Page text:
While some critics are calling for the campaign to be called off, the Bordelais are imploring the trade and media to give the wines a chance, and merchants believe a bad campaign could revitalize the industry
In El Dorado Country, a wine industry is growing, but one still is not surrounded on all sides by grapevines. On the road that snaked up the mountain, however, vines began to appear, growing valiantly on the steep slope. On a rock wall, a sign appeared: Jose Wine Caves.
The San Francisco Chronicle Wine Competition, held in this northern Sonoma County town, drew a record 5,825 entries from more than 1,500 wineries across 25 states. This makes it the largest judging of American wines -- and the biggest wine competition held on the continent.
"This recognition affirms my idea that the growing conditions at Del Rio Vineyard are well suited for the Cabernet Sauvignon. You know that the variety has found a sense of place or terroir when consistency is achieved through several vintages."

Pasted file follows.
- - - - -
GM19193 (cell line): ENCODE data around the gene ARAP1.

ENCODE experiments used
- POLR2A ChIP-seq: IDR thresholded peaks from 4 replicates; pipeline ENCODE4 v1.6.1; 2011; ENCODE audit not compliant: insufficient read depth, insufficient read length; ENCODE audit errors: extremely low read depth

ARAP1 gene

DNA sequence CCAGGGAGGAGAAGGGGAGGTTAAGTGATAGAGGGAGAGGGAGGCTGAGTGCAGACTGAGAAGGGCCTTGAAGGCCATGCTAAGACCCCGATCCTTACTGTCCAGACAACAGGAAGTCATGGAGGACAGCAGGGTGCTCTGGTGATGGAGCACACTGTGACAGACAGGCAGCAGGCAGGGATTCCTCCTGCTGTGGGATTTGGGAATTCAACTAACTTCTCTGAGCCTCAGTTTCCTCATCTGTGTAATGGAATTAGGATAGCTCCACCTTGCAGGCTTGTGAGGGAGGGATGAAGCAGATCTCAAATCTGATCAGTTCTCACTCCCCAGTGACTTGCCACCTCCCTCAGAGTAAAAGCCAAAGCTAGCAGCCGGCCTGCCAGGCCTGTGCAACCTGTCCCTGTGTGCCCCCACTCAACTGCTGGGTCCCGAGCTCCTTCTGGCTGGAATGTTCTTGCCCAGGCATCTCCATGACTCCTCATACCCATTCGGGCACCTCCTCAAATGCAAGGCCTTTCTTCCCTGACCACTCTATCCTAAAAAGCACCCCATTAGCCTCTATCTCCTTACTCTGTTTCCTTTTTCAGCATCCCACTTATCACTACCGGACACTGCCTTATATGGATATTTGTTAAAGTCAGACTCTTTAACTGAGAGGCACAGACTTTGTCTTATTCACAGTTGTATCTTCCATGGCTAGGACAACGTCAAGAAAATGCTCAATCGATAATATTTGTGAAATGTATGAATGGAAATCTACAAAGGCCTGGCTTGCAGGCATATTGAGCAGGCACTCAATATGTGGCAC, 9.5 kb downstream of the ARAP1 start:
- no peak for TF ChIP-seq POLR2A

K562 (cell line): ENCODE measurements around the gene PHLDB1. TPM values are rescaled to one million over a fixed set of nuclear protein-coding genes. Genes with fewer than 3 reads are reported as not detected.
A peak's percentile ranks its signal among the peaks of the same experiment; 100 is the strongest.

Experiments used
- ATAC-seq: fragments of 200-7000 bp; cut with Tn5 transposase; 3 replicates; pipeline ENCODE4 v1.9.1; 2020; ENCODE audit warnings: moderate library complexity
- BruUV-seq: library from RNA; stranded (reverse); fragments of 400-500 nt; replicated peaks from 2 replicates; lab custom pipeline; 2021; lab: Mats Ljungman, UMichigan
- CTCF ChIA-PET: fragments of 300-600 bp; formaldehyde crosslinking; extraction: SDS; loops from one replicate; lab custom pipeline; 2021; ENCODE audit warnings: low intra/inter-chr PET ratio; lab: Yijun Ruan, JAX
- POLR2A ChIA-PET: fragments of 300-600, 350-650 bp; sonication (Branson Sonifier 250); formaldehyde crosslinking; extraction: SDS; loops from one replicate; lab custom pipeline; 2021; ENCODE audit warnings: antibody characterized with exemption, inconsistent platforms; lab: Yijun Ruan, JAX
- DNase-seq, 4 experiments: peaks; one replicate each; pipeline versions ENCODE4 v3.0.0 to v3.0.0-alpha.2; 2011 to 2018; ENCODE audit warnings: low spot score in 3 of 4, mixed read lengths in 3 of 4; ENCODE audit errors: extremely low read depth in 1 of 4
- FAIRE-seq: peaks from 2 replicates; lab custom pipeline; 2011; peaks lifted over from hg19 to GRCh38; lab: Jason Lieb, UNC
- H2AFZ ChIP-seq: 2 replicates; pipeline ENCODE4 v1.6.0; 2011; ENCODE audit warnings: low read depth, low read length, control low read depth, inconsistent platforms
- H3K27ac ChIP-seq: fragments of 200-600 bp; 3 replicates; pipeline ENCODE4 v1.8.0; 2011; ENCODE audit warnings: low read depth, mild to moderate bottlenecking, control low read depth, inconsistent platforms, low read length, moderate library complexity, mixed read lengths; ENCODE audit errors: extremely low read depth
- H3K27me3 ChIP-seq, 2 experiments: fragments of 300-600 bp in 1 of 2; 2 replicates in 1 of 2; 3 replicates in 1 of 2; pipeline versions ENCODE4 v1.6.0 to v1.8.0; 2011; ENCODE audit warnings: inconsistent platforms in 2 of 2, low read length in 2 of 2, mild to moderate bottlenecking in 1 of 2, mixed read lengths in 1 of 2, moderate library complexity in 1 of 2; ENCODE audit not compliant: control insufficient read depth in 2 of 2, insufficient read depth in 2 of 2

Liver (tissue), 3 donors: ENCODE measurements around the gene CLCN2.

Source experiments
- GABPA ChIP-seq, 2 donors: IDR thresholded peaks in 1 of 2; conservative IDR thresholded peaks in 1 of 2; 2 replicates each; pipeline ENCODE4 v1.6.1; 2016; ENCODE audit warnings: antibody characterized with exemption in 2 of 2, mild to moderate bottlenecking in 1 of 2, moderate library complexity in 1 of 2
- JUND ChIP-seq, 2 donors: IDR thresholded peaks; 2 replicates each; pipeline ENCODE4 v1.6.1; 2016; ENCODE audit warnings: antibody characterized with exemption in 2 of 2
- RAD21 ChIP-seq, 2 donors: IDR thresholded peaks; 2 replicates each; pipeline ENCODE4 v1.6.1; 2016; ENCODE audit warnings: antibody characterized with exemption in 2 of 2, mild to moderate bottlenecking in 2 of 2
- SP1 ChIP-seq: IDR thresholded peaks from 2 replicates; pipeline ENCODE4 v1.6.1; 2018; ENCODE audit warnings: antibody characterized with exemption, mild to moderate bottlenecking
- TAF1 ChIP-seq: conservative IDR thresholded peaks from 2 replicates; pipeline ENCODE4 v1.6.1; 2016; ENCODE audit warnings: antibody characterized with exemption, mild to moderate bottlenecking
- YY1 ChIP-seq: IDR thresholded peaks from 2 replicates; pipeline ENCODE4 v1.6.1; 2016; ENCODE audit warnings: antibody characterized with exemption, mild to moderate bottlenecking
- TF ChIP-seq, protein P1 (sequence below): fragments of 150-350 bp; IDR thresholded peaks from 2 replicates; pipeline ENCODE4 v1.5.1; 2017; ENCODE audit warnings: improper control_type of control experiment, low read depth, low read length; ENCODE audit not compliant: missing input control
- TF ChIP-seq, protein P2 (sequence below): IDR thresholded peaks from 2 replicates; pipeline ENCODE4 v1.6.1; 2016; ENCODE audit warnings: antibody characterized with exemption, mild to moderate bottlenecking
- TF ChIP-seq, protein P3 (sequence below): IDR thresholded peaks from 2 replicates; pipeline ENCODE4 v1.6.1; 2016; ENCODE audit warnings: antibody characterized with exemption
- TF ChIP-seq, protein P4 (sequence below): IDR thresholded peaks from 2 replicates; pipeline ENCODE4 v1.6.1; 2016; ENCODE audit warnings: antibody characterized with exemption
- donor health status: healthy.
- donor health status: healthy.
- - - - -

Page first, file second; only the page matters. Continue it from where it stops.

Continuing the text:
Gregory M. Hazuza has a $1 million plan to construct a building where he can make the wine he now produces in a garage on his Sewickley Township property and another building outside Rillton where he can host parties and wedding receptions.
Anyone who has built up a collection of fine wines over, say, 40 years will know that perhaps the biggest factor in maintaining their quality is the longevity of corks. At what age does one wear out and have to be replaced?
Growing interest in Cabernet, Merlot and Chardonnay (which sits happily at No. 5 on the grape vine hit parade) comes at the expensive of workhorse varieties, such as Rkatsiteli from Georgia and Sultaniye from Turkey.
A team of Australian researchers has taken a giant step towards controlling a growing problem in the wine community. They have identified special yeast that produce a lower level of alcohol, helping to preserve the flavor. Their research is published ahead of print in the journal Applied and Environmental Microbiology
California Gov. Jerry Brown has declared a statewide emergency because of drought, giving state agencies more flexibility in managing water supply and ordering them to conserve water. - See more at: http://www.capitalpress.com/article/20140117/ARTICLE/140119875#sthash.HnddXbRp.dpuf